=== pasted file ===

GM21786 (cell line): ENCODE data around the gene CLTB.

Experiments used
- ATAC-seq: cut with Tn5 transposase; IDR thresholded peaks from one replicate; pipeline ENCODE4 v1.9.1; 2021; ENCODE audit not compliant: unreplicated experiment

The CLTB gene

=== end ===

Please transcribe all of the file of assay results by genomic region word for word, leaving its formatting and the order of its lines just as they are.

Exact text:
GM21786 (cell line): ENCODE data around the gene CLTB.

Experiments used
- ATAC-seq: cut with Tn5 transposase; IDR thresholded peaks from one replicate; pipeline ENCODE4 v1.9.1; 2021; ENCODE audit not compliant: unreplicated experiment

The CLTB gene